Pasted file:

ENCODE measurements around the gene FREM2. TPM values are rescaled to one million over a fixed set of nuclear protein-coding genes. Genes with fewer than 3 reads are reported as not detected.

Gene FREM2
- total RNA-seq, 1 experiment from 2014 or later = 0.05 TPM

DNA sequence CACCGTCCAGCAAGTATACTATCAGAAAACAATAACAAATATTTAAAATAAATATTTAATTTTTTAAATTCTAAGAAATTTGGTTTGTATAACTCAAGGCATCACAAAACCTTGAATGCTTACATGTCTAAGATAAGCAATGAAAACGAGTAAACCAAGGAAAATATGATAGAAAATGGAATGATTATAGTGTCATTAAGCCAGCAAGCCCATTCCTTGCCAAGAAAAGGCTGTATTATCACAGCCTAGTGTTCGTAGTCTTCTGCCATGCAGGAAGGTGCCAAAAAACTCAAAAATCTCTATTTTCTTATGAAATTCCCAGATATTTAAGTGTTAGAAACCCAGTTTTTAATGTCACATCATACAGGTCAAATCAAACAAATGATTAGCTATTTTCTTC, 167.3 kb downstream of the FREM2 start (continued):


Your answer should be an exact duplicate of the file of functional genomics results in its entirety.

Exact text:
ENCODE measurements around the gene FREM2. TPM values are rescaled to one million over a fixed set of nuclear protein-coding genes. Genes with fewer than 3 reads are reported as not detected.

Gene FREM2
- total RNA-seq, 1 experiment from 2014 or later = 0.05 TPM

DNA sequence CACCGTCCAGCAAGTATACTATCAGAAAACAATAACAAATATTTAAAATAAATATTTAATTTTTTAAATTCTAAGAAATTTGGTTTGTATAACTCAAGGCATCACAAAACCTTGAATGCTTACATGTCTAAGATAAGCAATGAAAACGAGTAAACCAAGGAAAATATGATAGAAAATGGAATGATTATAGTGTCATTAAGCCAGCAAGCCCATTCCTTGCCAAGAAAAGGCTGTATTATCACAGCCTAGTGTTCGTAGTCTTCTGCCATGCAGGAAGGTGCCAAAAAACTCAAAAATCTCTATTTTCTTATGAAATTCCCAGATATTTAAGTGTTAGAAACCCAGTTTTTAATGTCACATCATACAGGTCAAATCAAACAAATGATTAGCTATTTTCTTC, 167.3 kb downstream of the FREM2 start (continued):